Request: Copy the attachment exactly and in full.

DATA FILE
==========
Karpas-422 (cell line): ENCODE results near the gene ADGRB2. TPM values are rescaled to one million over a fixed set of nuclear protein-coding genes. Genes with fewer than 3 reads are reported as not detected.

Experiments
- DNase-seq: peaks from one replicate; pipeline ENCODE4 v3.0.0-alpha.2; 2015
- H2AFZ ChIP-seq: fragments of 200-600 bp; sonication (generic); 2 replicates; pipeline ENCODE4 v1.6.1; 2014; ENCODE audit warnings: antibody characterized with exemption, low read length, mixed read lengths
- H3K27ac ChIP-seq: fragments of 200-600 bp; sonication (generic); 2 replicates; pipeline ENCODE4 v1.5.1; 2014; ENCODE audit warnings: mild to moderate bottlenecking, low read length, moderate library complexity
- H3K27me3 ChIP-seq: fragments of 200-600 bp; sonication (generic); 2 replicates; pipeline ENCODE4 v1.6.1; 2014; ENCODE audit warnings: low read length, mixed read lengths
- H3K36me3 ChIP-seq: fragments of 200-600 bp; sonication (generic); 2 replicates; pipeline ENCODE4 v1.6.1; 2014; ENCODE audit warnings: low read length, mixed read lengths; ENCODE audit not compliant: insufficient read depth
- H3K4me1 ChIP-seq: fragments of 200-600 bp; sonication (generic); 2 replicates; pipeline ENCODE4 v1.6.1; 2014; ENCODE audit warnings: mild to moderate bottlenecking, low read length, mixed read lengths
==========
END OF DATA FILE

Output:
Karpas-422 (cell line): ENCODE results near the gene ADGRB2. TPM values are rescaled to one million over a fixed set of nuclear protein-coding genes. Genes with fewer than 3 reads are reported as not detected.

Experiments
- DNase-seq: peaks from one replicate; pipeline ENCODE4 v3.0.0-alpha.2; 2015
- H2AFZ ChIP-seq: fragments of 200-600 bp; sonication (generic); 2 replicates; pipeline ENCODE4 v1.6.1; 2014; ENCODE audit warnings: antibody characterized with exemption, low read length, mixed read lengths
- H3K27ac ChIP-seq: fragments of 200-600 bp; sonication (generic); 2 replicates; pipeline ENCODE4 v1.5.1; 2014; ENCODE audit warnings: mild to moderate bottlenecking, low read length, moderate library complexity
- H3K27me3 ChIP-seq: fragments of 200-600 bp; sonication (generic); 2 replicates; pipeline ENCODE4 v1.6.1; 2014; ENCODE audit warnings: low read length, mixed read lengths
- H3K36me3 ChIP-seq: fragments of 200-600 bp; sonication (generic); 2 replicates; pipeline ENCODE4 v1.6.1; 2014; ENCODE audit warnings: low read length, mixed read lengths; ENCODE audit not compliant: insufficient read depth
- H3K4me1 ChIP-seq: fragments of 200-600 bp; sonication (generic); 2 replicates; pipeline ENCODE4 v1.6.1; 2014; ENCODE audit warnings: mild to moderate bottlenecking, low read length, mixed read lengths